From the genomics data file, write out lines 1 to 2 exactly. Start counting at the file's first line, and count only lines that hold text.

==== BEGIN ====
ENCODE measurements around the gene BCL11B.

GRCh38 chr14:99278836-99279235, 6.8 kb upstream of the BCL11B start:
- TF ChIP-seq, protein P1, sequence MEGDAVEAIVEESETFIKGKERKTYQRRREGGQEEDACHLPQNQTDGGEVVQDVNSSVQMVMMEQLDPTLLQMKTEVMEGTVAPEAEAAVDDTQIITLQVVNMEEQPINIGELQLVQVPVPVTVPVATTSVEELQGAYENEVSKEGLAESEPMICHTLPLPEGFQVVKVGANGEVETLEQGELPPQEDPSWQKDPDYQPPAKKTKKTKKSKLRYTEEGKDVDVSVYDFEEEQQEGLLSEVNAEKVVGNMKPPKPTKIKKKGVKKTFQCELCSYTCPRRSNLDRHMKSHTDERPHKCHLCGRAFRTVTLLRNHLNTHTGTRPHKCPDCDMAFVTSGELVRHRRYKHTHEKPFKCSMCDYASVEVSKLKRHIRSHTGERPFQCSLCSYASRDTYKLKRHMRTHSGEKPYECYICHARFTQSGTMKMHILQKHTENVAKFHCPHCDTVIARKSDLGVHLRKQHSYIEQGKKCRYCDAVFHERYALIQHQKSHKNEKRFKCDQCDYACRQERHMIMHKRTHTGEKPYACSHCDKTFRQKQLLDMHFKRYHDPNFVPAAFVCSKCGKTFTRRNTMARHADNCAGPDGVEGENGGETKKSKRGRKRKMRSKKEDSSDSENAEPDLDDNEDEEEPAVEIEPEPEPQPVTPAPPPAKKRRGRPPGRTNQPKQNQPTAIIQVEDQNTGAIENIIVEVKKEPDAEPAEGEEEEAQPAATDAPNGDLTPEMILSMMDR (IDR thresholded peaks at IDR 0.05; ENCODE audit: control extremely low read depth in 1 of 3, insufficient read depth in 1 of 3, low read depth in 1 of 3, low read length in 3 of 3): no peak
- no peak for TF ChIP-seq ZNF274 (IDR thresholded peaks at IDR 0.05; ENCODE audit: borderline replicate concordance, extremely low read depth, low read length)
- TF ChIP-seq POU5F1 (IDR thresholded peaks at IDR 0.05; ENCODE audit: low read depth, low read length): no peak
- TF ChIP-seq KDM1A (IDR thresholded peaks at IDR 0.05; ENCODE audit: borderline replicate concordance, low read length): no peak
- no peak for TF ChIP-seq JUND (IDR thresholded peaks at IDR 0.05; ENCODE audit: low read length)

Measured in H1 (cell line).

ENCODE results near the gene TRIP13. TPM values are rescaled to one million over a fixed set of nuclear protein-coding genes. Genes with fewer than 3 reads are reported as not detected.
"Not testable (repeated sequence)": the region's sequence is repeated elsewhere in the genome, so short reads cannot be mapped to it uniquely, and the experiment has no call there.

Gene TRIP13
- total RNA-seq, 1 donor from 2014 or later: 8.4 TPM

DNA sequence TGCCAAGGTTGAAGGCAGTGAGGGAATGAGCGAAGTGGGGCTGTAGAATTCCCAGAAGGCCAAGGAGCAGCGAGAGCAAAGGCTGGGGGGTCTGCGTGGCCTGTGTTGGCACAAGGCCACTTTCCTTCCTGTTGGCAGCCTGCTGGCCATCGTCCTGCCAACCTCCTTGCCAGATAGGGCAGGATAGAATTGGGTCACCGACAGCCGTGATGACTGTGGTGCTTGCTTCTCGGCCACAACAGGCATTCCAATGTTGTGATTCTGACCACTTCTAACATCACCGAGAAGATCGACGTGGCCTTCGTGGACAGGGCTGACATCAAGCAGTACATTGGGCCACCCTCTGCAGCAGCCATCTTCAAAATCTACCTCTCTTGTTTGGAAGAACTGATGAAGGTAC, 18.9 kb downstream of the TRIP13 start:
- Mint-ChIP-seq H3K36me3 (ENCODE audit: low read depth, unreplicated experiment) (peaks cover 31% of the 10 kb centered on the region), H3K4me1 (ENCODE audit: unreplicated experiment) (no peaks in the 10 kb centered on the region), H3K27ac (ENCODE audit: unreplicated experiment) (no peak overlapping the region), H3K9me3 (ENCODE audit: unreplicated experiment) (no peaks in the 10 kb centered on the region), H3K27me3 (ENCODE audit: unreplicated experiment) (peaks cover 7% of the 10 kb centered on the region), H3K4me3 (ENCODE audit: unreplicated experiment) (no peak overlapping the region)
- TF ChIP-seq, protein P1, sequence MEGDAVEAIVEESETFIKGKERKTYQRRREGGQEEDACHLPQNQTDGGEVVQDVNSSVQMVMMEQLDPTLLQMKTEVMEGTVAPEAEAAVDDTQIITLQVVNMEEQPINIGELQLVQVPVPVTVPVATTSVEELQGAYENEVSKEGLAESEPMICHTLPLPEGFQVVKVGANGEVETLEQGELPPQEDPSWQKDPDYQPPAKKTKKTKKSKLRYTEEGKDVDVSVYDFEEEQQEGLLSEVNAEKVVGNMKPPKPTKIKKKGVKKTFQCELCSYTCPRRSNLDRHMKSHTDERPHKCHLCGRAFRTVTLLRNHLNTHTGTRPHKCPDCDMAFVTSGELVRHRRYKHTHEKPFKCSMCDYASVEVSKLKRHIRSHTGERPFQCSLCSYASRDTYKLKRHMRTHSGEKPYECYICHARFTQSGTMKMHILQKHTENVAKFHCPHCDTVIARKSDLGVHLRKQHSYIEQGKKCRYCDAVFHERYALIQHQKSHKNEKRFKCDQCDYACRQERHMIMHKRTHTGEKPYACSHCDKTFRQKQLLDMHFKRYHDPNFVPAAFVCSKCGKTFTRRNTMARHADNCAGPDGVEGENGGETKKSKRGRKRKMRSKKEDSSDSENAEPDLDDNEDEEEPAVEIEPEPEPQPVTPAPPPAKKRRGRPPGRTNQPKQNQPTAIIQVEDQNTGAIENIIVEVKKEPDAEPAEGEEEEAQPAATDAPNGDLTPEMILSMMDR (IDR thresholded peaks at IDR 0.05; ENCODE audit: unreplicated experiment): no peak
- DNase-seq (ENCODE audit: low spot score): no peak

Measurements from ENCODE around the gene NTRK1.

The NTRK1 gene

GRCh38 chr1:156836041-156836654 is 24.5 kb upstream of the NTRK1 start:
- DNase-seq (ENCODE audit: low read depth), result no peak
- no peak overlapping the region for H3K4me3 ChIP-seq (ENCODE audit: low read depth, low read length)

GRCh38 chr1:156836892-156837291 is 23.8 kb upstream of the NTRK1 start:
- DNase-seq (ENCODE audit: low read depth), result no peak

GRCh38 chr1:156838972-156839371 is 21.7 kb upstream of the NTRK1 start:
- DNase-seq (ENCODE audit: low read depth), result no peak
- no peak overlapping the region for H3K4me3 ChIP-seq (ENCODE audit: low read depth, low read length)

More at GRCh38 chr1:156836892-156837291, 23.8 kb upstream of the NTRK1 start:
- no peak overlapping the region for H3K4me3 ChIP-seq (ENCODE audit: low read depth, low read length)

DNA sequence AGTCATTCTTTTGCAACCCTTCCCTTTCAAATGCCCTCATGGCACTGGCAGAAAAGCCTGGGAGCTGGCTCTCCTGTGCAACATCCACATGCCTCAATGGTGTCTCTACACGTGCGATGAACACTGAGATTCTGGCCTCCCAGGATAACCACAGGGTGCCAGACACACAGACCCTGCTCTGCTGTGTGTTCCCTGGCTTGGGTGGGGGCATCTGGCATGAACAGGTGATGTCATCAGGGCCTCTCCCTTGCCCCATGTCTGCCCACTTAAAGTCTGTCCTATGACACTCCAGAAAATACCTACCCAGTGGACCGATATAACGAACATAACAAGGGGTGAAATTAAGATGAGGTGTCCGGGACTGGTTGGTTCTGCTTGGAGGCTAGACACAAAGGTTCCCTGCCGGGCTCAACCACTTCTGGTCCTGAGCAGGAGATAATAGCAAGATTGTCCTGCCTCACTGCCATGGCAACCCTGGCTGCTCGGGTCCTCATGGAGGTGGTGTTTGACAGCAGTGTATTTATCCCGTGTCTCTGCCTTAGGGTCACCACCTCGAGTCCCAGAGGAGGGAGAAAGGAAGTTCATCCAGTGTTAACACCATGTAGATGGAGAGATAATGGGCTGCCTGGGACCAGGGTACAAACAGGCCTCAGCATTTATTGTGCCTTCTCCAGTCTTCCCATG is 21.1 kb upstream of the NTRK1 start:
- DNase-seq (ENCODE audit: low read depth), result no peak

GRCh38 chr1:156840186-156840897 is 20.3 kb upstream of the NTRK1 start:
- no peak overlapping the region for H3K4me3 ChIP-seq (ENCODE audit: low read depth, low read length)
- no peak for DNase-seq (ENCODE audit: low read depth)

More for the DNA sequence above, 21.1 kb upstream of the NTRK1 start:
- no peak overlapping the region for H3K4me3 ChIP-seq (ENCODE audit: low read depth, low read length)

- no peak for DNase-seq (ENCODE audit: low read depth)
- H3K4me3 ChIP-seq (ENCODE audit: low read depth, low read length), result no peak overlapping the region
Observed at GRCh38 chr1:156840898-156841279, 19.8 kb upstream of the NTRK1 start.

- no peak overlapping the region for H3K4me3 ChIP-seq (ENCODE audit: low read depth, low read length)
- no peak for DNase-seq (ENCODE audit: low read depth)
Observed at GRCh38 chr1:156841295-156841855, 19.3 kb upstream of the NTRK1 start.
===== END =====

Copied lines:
ENCODE measurements around the gene BCL11B.

GRCh38 chr14:99278836-99279235, 6.8 kb upstream of the BCL11B start: